October 7, 2007

Elevator to the Moon

We live in an interesting age for the space enthusiast. NASA is setting their aims at landing man on Mars, building a lunar outpost, and adding even more enhancements to the international space station. The primary problem of establishing colonies on other worlds is simple: the escape velocity of the Earth.

The escape velocity of the Earth, for lack of a wordy, tedious explanation of the concept, is the amount of force required to exit the gravitational pull of the Earth. The escape velocity is the same for all objects, however heavier objects obviously need more energy to accelerate at escape velocity. Objects escaping Earth's atmosphere have to travel at nearly 11 km/s. However, there is a way to get objects into space at a much slower speed.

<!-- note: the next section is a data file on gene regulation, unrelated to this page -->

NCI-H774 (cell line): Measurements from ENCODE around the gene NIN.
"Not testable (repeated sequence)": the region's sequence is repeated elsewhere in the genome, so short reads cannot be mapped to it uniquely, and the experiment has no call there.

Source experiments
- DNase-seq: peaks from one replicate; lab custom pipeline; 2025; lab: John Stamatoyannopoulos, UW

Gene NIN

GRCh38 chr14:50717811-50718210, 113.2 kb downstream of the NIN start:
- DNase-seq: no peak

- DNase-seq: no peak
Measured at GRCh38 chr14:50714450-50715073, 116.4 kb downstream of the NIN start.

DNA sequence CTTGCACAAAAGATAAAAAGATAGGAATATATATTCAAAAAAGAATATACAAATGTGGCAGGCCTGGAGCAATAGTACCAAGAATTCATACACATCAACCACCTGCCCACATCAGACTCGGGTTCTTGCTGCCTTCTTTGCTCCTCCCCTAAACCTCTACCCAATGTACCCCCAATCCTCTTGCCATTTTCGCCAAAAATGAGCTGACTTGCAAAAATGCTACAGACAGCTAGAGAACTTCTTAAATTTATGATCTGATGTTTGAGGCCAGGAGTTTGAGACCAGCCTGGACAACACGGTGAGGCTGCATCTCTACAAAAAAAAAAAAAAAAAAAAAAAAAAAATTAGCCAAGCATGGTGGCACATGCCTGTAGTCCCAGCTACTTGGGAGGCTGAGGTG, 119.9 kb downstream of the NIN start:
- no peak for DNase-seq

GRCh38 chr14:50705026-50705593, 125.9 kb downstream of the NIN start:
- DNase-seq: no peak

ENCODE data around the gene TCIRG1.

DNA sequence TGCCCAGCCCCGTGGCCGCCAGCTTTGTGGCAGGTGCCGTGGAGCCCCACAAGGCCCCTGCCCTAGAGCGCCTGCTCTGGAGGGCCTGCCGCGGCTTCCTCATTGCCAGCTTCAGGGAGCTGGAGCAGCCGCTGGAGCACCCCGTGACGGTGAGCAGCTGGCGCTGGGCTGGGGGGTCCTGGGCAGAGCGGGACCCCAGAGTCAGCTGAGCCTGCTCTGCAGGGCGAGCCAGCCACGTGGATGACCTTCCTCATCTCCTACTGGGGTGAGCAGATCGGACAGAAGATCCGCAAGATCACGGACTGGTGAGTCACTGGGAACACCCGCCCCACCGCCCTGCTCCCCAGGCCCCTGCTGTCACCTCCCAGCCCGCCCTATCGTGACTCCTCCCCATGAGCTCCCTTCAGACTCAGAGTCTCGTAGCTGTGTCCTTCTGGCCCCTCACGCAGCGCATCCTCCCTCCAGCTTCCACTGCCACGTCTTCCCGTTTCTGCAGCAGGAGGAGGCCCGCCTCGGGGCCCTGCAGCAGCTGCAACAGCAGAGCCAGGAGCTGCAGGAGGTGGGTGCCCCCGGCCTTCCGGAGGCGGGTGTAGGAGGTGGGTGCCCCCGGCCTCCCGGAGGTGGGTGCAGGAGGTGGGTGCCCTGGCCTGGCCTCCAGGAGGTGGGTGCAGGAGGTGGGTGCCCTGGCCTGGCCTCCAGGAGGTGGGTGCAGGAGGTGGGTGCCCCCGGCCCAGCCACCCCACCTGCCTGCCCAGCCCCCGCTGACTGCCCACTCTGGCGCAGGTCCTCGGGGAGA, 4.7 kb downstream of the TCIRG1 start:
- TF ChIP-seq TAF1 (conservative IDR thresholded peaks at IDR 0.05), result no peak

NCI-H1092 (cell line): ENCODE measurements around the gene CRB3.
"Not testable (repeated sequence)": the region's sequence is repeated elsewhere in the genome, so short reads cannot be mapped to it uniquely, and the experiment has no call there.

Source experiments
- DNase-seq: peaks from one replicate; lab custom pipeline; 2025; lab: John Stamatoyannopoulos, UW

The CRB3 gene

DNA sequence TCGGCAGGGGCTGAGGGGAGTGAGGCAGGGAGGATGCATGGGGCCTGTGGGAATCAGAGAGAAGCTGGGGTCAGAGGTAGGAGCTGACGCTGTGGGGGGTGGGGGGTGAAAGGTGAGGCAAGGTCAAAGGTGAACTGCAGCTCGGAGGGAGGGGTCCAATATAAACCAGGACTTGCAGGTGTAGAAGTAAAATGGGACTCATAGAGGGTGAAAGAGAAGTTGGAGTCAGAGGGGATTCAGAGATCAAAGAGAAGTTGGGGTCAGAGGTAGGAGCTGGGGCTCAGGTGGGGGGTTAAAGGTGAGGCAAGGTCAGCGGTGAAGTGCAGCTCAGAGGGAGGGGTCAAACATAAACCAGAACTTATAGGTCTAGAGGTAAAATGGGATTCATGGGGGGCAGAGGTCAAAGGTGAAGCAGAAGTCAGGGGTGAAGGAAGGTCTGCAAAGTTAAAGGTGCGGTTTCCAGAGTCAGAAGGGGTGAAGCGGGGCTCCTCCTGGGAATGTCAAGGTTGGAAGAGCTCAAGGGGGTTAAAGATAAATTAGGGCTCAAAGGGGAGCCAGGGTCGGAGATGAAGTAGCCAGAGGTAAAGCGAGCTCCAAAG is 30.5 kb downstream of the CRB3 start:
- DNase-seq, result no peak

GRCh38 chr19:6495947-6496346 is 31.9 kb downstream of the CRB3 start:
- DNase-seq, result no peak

The concept of a space elevator is not new, nor is it unfeasible. The idea is simple: make a high-strength cable, tether it to Earth, tether it to a counterweight in geosynchronous orbit, and have an "elevator" that successfully traverses the cable.

A space elevator is a cost-effective solution to the problem of escape velocity. Construction materials, say for a lunar outpost or potential Mars colony, could be "launched" from the near zero-gravity of the counterweights orbital platform. The escape velocity here is near non-existent. The cost of fuel alone would eventually pay for the construction of such a device. Space shuttle missions would take off from the platform instead of Earth, eliminating the need for the gigantic fuel-guzzling rockets, currently the only devices capable of breaking Earth's gravitational field.

Ironically, I believe that the very thing this concept will save, money, is what keeps it from happening. Estimates start at $5 billion for a primitive tether, which is a large chunk of change for any country. Right? Wrong! Come on people, the wireless ringtone industry generates exactly $5 billion a year.

I don't know about you guys, but I'd much rather have a lunar colony than the newest Beyonce ringtone.